Can a small American aerospace company get to Venus before NASA returns to our superheated planetary neighbour?

That’s what Peter Beck, the CEO of Rocket Lab, is hoping as he sets his sights on launching a low-cost probe in 2023.

Over the past decade his company has become very good at putting satellites in to orbit — and his dream of taking the next step, an interplanetary mission, has received a shot of adrenaline recently with the surprising discovery of a gas linked to living organisms in Venus’s corrosive, sulphuric atmosphere.

“What we’re looking for on Mars is signs of previous life,” Beck explains.

“Whereas Venus, it’s signs of potential life now.”

With its hellish landscape, Venus has been largely neglected by the major space agencies since the 1980s in favour of the Solar System’s more distant bodies.

Dozens of missions have notably been sent to Mars seeking signs of ancient microbes.

But the discovery by Earth-based radio telescopes of a gas called phosphine in Venus’ atmosphere, reported on September 14, sparked a new wave of enthusiasm among scientists who had for years defended the hypothesis that tiny organisms could live in the planet’s clouds.

Phosphine isn’t definitive

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NASA OSIRIS-REx Probe to Touch Down on Asteroid Bennu on October 20

After a four-year journey, NASA’s robotic spacecraft OSIRIS-REx will descend to asteroid Bennu’s boulder-strewn surface on October 20, touching down for a few seconds to collect rock and dust samples, the agency said Thursday.

Scientists hope the mission will help deepen our understanding of how planets formed and life began and provide insight on asteroids that could impact Earth.

“Years of planning and hard work by this team are essentially coming down to putting the TAGSAM (Touch-And-Go Sample Acquisition Mechanism) into contact with the surface for just five to 10 seconds,” said Mike Moreau, OSIRIS-REx deputy project manager.

NASA has chosen a site called Nightingale, a rocky area 52 feet (16 meters) in diameter, for the spacecraft’s robotic arm to attempt to collect a sample, because it holds the greatest amount of unobstructed fine-grained material.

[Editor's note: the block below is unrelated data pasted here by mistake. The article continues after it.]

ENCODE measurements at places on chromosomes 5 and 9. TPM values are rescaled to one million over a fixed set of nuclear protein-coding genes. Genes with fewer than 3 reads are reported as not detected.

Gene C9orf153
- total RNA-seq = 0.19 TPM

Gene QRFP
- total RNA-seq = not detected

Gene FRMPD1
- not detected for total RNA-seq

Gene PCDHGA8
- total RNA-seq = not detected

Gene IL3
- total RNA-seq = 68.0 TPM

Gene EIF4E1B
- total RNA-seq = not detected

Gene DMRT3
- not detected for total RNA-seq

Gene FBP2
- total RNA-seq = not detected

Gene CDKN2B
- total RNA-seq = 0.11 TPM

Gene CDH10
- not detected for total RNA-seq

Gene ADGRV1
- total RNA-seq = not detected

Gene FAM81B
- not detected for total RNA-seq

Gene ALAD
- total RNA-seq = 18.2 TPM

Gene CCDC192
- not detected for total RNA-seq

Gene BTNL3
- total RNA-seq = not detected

The spacecraft, about the size of a large van, will need to touch down in an area about the size of a few parking spots, taking care to avoid surrounding boulders.

Because the spacecraft and Bennu will be approximately 207 million miles (334 million kilometres) from Earth, it will take about 18.5 minutes for signals to travel between them. 

This prevents the live

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Apple CEO Tim Cook Says Fires, Storms Show Impact of Climate Change

Apple chief Tim Cook said Monday he views the recent increase in fires, hurricanes and floods as strong proof that climate change is real.

The disasters should sway those denying science that shows greenhouse gases are dangerously changing weather patterns, Cook said in a talk streamed during an online event by The Atlantic magazine.

Cook reasoned that wildfires raging on the US West Coast, hurricanes slamming the South, and flooding in the Northeast and Mid-Atlantic regions make a compelling case for climate change.

“All of these together, I do believe will convince the people that are not currently convinced about climate change,” Cook said.

His remote interview with Atlantic editor-in-chief Jeffrey Goldberg was recorded last week, when smoke from wildfires turned day to night in California and ash fell like snow in some places.

“It’s horrendous,” Cook said.

“It’s a reminder of how serious climate change is and what’s at stake.”

Cook declined to answer whether he had any luck convincing US President Donald Trump that climate change is real during any of their conversations, saying those exchanges were private.

“I don’t want to talk about it in detail, but if you sort of back up from it, my